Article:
On beginners’ vipassana meditation in the Himalayas

I have never meditated before, but for some reason – I don’t even remember how or why – I thought doing a meditation retreat was what I should do when in India. I had planned to visit a beautiful area called Ladakh in the north west in the Indian Himalayas and thought there’s probably not a better place to start than here. Unbeknownst to me, until a short time before I was due to arrive, I discovered the retreat is vipassana. It means insight meditation designed to help you deepen your understanding. But it’s probably most famous for the fact that it is a silent experience: no talking, reading, writing. Usually for 10 days, somehow I’d luckily fallen into the pathway of a three day retreat. Not sure I would’ve completed 10 days.

I had timed my arrival so that I would go straight to the retreat. I reached the Mahabodhi Centre in town, and was ushered onto a yellow school bus with 23 others. We were a mix of predominantly westerners, from spiritual seekers to trekkers in the area.

The campus is a 20 minute drive out of Leh, and is situated between rolling sand dunes and steep mountain. Atop a sand dune that runs alongside the uphill entrance are a set of tall prayer flags that flap repetitively and rhythmically as they catch the persistent wind – one of the many sounds that form a backdrop to my meditative experience.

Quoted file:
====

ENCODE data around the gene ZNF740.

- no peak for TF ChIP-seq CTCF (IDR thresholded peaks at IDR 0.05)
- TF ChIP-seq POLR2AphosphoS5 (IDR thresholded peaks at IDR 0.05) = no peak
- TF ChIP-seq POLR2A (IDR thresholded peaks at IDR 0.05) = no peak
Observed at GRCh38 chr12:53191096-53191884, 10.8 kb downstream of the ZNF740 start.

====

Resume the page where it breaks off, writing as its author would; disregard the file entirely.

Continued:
The sessions are run by Bhante Rahula who has been a Buddhist monk for 40 years. He is charismatic, funny, which for some reason catches me off guard. He is from the Theravada school of Buddhism, and in spite of his light nature is solemn when delivering the lessons of the Dhamma (laws of nature, according to the Buddha’s teachings).

I find it easy not to talk. Perhaps it is because I am more introverted. 3 days with myself as company doesn’t frighten me in the slightest. There are couples on the retreat who steal glances, touches and whispers, and I can’t help but think that they aren’t getting the full effect. But each to his own, there are a number of reasons why anyone would come on one of these retreats so I can’t judge.